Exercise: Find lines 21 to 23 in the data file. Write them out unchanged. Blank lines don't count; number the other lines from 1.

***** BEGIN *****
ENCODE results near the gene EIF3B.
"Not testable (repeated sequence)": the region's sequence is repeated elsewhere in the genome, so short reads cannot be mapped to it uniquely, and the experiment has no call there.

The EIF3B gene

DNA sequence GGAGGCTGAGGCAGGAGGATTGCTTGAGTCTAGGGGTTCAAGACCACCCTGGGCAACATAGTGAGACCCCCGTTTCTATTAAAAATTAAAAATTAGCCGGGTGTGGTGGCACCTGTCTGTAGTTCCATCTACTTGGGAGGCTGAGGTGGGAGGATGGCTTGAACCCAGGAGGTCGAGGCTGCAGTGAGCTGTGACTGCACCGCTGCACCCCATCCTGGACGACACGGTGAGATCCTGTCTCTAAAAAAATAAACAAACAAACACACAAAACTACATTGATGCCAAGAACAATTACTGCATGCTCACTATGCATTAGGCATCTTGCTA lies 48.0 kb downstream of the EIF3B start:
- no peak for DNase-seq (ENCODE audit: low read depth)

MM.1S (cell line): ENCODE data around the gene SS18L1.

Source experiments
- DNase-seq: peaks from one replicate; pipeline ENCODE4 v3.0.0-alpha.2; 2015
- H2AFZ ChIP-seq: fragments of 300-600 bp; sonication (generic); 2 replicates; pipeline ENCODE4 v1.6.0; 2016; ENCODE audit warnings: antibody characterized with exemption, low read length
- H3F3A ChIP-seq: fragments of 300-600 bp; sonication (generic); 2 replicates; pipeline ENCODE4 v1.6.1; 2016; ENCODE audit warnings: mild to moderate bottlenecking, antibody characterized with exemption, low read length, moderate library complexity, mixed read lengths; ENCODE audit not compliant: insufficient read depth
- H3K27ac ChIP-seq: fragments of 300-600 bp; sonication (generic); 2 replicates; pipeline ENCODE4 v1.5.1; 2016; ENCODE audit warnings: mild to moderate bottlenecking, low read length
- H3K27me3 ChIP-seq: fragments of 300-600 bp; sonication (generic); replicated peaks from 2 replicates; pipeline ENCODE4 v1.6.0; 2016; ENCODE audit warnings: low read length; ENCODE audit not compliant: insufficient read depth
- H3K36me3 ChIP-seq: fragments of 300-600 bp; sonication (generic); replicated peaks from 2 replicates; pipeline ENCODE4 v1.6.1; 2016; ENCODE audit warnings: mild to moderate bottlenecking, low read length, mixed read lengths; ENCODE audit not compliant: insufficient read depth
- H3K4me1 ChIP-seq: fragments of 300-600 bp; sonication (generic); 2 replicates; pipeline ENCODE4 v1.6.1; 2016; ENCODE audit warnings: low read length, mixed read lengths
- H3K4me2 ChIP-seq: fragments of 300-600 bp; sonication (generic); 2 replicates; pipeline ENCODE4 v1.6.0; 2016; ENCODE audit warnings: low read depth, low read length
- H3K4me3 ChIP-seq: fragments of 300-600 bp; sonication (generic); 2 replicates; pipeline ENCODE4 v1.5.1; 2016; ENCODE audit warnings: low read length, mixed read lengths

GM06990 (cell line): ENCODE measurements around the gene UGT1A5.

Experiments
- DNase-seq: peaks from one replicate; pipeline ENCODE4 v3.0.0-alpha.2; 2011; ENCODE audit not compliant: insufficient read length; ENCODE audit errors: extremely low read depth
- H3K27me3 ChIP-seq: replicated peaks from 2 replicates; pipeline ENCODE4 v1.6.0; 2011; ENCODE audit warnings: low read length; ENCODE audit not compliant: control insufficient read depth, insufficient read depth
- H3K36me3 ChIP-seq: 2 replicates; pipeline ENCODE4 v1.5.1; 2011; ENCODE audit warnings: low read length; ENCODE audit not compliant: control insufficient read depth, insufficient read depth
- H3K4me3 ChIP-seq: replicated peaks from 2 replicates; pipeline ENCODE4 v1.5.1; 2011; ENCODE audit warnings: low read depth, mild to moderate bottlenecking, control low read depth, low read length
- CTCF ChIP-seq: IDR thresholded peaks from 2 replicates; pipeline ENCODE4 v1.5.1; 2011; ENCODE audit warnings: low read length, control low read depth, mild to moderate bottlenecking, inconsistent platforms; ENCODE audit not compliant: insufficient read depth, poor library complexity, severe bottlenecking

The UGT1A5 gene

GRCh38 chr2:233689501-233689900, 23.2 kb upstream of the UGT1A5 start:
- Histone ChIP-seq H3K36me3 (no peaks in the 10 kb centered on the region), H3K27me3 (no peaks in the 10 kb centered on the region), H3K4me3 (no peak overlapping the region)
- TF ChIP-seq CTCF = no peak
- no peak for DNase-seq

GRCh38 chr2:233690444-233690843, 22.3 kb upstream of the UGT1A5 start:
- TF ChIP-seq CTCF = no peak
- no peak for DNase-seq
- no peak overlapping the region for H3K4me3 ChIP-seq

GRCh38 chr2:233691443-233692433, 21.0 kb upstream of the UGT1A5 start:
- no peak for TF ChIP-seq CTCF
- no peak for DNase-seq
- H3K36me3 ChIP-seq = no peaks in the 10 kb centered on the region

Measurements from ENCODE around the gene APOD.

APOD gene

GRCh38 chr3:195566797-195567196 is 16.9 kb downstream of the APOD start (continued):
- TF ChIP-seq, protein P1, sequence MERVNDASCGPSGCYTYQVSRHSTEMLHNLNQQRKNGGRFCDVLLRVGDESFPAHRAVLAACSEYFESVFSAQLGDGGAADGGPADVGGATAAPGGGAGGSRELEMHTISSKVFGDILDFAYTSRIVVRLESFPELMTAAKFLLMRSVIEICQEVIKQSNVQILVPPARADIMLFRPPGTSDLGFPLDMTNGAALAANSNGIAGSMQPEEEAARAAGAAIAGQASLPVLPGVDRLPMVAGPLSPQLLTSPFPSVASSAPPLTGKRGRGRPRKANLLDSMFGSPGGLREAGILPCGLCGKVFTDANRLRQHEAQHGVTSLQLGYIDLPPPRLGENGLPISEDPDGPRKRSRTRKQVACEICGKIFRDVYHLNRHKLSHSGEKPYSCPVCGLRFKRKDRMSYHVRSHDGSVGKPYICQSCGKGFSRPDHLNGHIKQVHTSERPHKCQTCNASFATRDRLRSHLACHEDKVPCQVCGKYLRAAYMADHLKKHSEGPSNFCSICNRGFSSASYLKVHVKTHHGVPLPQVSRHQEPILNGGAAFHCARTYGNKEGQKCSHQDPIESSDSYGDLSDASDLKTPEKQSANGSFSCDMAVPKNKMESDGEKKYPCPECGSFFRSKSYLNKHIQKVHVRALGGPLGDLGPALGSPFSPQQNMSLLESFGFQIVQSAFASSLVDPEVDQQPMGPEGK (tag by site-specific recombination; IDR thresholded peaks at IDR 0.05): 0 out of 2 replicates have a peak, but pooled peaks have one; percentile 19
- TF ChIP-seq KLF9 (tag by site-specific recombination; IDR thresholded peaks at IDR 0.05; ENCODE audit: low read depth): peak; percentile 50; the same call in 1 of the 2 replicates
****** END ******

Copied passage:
- H3K36me3 ChIP-seq: 2 replicates; pipeline ENCODE4 v1.5.1; 2011; ENCODE audit warnings: low read length; ENCODE audit not compliant: control insufficient read depth, insufficient read depth
- H3K4me3 ChIP-seq: replicated peaks from 2 replicates; pipeline ENCODE4 v1.5.1; 2011; ENCODE audit warnings: low read depth, mild to moderate bottlenecking, control low read depth, low read length
- CTCF ChIP-seq: IDR thresholded peaks from 2 replicates; pipeline ENCODE4 v1.5.1; 2011; ENCODE audit warnings: low read length, control low read depth, mild to moderate bottlenecking, inconsistent platforms; ENCODE audit not compliant: insufficient read depth, poor library complexity, severe bottlenecking